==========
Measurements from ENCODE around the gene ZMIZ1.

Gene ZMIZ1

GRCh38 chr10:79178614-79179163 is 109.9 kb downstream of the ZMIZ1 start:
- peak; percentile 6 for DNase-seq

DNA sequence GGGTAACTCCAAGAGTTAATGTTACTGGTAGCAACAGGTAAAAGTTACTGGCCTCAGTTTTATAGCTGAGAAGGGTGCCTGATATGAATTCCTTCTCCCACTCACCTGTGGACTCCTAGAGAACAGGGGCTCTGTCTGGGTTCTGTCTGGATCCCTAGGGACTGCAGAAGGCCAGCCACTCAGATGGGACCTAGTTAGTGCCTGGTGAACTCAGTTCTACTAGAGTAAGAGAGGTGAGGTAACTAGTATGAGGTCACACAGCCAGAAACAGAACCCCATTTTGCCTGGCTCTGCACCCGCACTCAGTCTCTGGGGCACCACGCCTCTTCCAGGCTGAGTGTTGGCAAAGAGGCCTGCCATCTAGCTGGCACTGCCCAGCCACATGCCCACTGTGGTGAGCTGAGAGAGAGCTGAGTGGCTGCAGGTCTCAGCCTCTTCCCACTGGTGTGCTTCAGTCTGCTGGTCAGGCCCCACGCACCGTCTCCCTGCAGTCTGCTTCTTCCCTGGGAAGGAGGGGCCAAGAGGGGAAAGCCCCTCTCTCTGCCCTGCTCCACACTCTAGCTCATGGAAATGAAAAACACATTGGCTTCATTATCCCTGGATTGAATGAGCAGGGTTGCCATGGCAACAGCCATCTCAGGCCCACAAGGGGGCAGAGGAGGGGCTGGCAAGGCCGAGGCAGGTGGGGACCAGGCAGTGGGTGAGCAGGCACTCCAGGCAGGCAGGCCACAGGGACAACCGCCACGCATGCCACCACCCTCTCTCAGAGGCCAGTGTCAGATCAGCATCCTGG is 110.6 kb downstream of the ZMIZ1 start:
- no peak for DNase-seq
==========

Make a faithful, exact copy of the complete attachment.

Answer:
Measurements from ENCODE around the gene ZMIZ1.

Gene ZMIZ1

GRCh38 chr10:79178614-79179163 is 109.9 kb downstream of the ZMIZ1 start:
- peak; percentile 6 for DNase-seq

DNA sequence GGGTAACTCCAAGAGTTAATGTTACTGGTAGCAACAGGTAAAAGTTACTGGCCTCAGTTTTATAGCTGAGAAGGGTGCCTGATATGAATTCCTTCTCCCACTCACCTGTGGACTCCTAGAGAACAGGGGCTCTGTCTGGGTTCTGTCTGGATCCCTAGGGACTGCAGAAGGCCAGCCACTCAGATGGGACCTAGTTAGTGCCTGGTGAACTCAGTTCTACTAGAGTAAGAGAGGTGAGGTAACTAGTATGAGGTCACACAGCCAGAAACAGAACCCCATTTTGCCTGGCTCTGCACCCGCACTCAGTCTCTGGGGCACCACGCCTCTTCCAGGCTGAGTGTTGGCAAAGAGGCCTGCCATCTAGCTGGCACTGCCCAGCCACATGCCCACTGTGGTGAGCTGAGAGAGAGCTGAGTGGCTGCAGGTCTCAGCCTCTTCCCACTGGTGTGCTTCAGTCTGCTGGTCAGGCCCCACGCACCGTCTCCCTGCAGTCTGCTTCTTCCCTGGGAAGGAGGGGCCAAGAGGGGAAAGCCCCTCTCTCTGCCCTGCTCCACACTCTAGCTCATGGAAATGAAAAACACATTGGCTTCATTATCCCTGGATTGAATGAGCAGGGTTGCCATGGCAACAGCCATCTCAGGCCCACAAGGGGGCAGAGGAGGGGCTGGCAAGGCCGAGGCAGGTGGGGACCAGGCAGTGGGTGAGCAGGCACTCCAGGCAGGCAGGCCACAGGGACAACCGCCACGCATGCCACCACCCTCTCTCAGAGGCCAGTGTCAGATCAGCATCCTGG is 110.6 kb downstream of the ZMIZ1 start:
- no peak for DNase-seq